Alpha-gal Syndrome Symptoms & Treatment

by | Oct 7, 2022 | Articles, Blog

Alpha-gal syndrome (AGS), also known as mammalian meat allergy, is an IgE antibody response to the disaccharide galactose-α-1,3-galactose (α-Gal). This sugar, commonly known as alpha-gal, is found in all mammals except for certain monkeys, apes, and humans, as well as some other organisms. The onset of AGS is associated with tick bites (1).

Not only is alpha-gal found in mammal products such as beef, pork, lamb, organs, blood, lard, flounder eggs, milk, and dairy, however it is also in gelatin, certain medications, vaccines, medical products (heparin and vaccines), personal care products (lotion and make-up), and many other items. (2)

Reactions to alpha-gal are often severe and, in some cases, fatal. They can be immediate or delayed by 2 to 10 hours or more.

Alpha-gal Syndrome Prevalence in the US

In the U.S., lone star tick bites (sometimes called the meat allergy tick) are believed to be the leading source of sensitization (3). However, there are other ticks in other locations of the world that are thought to cause alpha-gal syndrome as well. 

  1. Alpha-gal syndrome is found on every continent except Antarctica.
  2. In the U.S., alpha-gal syndrome is mostly found in areas where the Lone Star Tick lives, including the southeastern United States, all along the East Coast, and in the Midwest.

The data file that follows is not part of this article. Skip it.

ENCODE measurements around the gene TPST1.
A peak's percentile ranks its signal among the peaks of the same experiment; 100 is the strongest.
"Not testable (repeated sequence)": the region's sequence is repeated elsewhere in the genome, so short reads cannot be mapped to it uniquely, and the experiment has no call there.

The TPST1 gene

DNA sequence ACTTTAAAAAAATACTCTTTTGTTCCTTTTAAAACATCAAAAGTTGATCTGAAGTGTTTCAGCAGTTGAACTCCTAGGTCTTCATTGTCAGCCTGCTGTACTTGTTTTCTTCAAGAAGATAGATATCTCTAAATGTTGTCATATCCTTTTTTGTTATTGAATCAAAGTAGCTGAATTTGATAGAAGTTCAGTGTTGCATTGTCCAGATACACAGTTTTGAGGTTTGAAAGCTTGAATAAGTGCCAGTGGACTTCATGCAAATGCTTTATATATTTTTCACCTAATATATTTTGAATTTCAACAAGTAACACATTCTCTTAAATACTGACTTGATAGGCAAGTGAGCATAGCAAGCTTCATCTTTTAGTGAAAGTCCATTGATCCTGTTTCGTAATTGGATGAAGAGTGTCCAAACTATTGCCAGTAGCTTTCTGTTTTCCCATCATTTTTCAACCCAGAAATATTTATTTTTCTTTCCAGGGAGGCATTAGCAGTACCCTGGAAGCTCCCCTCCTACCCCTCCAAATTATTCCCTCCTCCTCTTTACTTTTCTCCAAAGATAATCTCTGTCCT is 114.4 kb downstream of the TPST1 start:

3. It has been reported that the Lone Star Tick populations are growing, creating a rise in alpha-gal syndrome 

This map includes self-reported cases to give you an idea of distribution of alpha-gal syndrome in the United States. There are pins included in other parts of the world as well.  However, far fewer cases have been reported for other countries.

United States View from Space with Eastern cost lit up at night

Diagnosing Alpha-Gal Syndrome

A number of tests and taking a clinical history can be helpful in the diagnosis of alpha-gal syndrome.  

Clinical history includes questions regarding:

  • History of allergic reactions to mammalian meat, regarding symptoms, timing of symptoms, and age of onset  
  • History of exposure to ticks
  • Responsiveness to dietary changes 

Testing includes:

  • A blood test for Galactose-alpha-1,3-galactose (alpha-gal) specific IgE (sIgE)  1,2).
    • In the U.S., this test is available via Viracor Eurofins Clinical Diagnostics. In Europe, it is available via Phadia Thermofisher.
    • There are some physicians that are set up for their patients to be tested with Viracor.  However, it is common to send patients to a commercial lab, such as Quest or Labcorp, which send samples to Viracor to be tested with the correct codes.

Skin prick tests may also be done.  Although, they are often unreliable and not recommended for the diagnosis of alpha-gal syndrome.

Female Doctor Speaking on Alpha-Gal

Based on leading export, Scott Commins’s MD, PhD experience in research with over 2,500 patients, “In >90% of cases, the diagnosis of AGS can be made based on a history of delayed allergic reactions after eating non-primate mammalian meat (e.g. ‘red meat’ such as beef, pork, or lamb) and a positive blood test (>0.1 IU/mL) for IgE to alpha-gal. The combination of both an appropriate clinical history and supporting blood test is necessary to establish an accurate AGS diagnosis (2).”